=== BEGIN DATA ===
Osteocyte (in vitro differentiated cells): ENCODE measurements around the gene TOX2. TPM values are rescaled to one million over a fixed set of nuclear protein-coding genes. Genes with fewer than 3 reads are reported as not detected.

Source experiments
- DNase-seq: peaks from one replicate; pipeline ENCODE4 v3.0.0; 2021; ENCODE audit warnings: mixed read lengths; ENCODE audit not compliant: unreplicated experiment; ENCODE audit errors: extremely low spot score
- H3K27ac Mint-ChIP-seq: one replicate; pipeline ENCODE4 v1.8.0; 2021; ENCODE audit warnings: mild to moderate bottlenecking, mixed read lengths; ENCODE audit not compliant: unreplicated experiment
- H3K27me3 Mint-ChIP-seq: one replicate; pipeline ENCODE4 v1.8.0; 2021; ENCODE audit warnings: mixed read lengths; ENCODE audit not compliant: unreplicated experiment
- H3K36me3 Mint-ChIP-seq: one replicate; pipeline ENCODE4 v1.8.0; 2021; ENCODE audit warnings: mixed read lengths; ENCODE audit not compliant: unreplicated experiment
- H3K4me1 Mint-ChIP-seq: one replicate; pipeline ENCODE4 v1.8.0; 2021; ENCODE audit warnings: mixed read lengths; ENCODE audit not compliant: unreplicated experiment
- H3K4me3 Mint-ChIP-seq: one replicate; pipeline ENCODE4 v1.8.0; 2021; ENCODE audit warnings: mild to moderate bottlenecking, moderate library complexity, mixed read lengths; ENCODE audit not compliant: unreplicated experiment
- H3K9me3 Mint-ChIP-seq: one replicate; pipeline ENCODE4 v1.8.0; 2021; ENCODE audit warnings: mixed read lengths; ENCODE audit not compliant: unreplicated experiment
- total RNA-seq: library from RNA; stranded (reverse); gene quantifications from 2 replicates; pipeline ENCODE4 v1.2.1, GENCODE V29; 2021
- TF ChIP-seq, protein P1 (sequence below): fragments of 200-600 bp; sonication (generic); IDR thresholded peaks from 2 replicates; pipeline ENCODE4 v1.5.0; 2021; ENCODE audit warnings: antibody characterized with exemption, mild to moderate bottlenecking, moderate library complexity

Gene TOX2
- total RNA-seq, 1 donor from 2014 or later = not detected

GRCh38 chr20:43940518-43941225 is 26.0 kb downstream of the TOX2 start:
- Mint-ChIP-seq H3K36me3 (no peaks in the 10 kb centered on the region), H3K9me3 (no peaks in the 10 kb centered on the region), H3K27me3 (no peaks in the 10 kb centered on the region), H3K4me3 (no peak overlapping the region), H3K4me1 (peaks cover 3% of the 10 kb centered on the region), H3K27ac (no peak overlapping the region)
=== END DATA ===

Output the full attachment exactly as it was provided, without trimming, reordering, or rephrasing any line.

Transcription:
Osteocyte (in vitro differentiated cells): ENCODE measurements around the gene TOX2. TPM values are rescaled to one million over a fixed set of nuclear protein-coding genes. Genes with fewer than 3 reads are reported as not detected.

Source experiments
- DNase-seq: peaks from one replicate; pipeline ENCODE4 v3.0.0; 2021; ENCODE audit warnings: mixed read lengths; ENCODE audit not compliant: unreplicated experiment; ENCODE audit errors: extremely low spot score
- H3K27ac Mint-ChIP-seq: one replicate; pipeline ENCODE4 v1.8.0; 2021; ENCODE audit warnings: mild to moderate bottlenecking, mixed read lengths; ENCODE audit not compliant: unreplicated experiment
- H3K27me3 Mint-ChIP-seq: one replicate; pipeline ENCODE4 v1.8.0; 2021; ENCODE audit warnings: mixed read lengths; ENCODE audit not compliant: unreplicated experiment
- H3K36me3 Mint-ChIP-seq: one replicate; pipeline ENCODE4 v1.8.0; 2021; ENCODE audit warnings: mixed read lengths; ENCODE audit not compliant: unreplicated experiment
- H3K4me1 Mint-ChIP-seq: one replicate; pipeline ENCODE4 v1.8.0; 2021; ENCODE audit warnings: mixed read lengths; ENCODE audit not compliant: unreplicated experiment
- H3K4me3 Mint-ChIP-seq: one replicate; pipeline ENCODE4 v1.8.0; 2021; ENCODE audit warnings: mild to moderate bottlenecking, moderate library complexity, mixed read lengths; ENCODE audit not compliant: unreplicated experiment
- H3K9me3 Mint-ChIP-seq: one replicate; pipeline ENCODE4 v1.8.0; 2021; ENCODE audit warnings: mixed read lengths; ENCODE audit not compliant: unreplicated experiment
- total RNA-seq: library from RNA; stranded (reverse); gene quantifications from 2 replicates; pipeline ENCODE4 v1.2.1, GENCODE V29; 2021
- TF ChIP-seq, protein P1 (sequence below): fragments of 200-600 bp; sonication (generic); IDR thresholded peaks from 2 replicates; pipeline ENCODE4 v1.5.0; 2021; ENCODE audit warnings: antibody characterized with exemption, mild to moderate bottlenecking, moderate library complexity

Gene TOX2
- total RNA-seq, 1 donor from 2014 or later = not detected

GRCh38 chr20:43940518-43941225 is 26.0 kb downstream of the TOX2 start:
- Mint-ChIP-seq H3K36me3 (no peaks in the 10 kb centered on the region), H3K9me3 (no peaks in the 10 kb centered on the region), H3K27me3 (no peaks in the 10 kb centered on the region), H3K4me3 (no peak overlapping the region), H3K4me1 (peaks cover 3% of the 10 kb centered on the region), H3K27ac (no peak overlapping the region)